Comparing the Hero in Sophocles' Oedipus the King, Homer's Odyssey, and Tan's Joy Luck Club
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Heros in Sophocles' Oedipus the King, Homer's Odyssey, and Tan's Joy Luck Club
In world literature, there are two types of archetypal protagonists, the mythic hero and the tragic hero. Mythic heroes, like Homer's Odysseus, represent the combination of superhuman virtues and human imperfections. These traits create a supernatural adventure with a realistic character. The mythic hero is favored by divine powers and eventually achieves a certain goal or completes a certain journey. On the other hand, there is the tragic hero, like Sophocles' Oedipus. The unfortunate tragic hero has a penchant for attempting to escape a doomed fate. The tragic hero lives under the shadow that the gods place. Literature throughout the…show more content…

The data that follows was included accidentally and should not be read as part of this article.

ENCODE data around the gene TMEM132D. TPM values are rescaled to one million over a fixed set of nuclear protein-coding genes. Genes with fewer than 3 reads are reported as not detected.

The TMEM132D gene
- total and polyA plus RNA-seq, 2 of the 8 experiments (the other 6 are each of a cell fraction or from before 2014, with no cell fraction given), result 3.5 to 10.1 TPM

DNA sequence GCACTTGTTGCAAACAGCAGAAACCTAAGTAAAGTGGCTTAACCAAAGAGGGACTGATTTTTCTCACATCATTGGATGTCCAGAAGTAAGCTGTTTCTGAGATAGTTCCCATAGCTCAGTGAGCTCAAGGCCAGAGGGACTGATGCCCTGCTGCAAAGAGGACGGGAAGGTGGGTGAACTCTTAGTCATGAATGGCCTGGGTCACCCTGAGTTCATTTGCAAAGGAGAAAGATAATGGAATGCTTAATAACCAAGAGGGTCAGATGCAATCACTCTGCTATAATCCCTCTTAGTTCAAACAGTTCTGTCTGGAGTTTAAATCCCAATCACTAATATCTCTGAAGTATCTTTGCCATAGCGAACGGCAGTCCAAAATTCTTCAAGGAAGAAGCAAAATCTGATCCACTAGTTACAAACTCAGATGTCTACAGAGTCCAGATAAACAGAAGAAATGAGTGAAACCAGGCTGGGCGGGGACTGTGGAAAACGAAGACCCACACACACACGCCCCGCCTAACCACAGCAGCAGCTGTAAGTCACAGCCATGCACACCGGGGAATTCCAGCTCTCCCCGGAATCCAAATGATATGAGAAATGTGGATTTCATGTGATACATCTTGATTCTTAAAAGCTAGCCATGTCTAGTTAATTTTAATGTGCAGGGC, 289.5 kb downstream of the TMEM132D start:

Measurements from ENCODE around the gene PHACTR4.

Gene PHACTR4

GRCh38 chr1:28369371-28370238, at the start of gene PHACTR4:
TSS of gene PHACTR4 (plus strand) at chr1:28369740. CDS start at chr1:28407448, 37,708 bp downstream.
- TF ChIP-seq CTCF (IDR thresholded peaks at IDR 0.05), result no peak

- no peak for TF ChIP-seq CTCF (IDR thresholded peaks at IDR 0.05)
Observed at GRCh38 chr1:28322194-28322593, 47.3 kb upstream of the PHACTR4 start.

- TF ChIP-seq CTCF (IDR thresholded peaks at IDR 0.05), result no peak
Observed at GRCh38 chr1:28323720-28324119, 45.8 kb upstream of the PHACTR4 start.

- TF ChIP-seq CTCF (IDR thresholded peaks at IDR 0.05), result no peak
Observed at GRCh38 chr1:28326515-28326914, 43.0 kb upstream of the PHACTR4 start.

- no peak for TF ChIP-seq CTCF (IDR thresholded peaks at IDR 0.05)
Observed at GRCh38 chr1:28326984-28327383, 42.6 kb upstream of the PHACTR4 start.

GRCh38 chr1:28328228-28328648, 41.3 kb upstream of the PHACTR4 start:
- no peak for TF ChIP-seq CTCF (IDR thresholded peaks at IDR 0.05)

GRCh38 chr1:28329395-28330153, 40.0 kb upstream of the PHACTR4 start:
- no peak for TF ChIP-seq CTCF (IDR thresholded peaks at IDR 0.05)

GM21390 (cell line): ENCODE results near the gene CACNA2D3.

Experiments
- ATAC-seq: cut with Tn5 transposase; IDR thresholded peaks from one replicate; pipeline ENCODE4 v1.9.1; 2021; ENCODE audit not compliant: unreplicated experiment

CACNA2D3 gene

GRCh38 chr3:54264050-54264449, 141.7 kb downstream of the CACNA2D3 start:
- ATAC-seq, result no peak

Throughout his journey, it is clear that he embodies the mythic hero archetype. The proof lies in the fact that the final destination, Ithaka, clearly overshadows his place of departure, war-torn Troy. In the following excerpt, Odysseus expresses gratitude and joy to King Alkínoös and Queen Arêtê, while embarking on his journey home.
"O king and admiration of your people, [...]
my blessings on you all! This hour brings
fulfillment to the longing of my heart:
a ship for home, and gifts the gods of heaven
make so precious and so bountiful.
After this voyage
god grant I find my own wife in my hall
with everyone I love best, safe and sound!" (Homer 361)
Additionally, the mere fact that the gods and the other characters are in favor of Odysseus' return home makes him a mythic hero. The mood of the story is one of victory, in which the best is yet to come. Odysseus revels in the feeling of eventual success because the other characters in the story are all on his side. Athena and some other gods and goddesses intervene into Odysseus' journey, confirming the happy ending from the very first page. Athena introduces the story herself, by saying: "But my own heart is broken for Odysseus, / the master mind of war, so long a castaway / ... / But such desire is in him / merely to see the hearthsmoke leaping upward / from his own island, that he longs to die" (Homer 220). Odysseus' success is also verified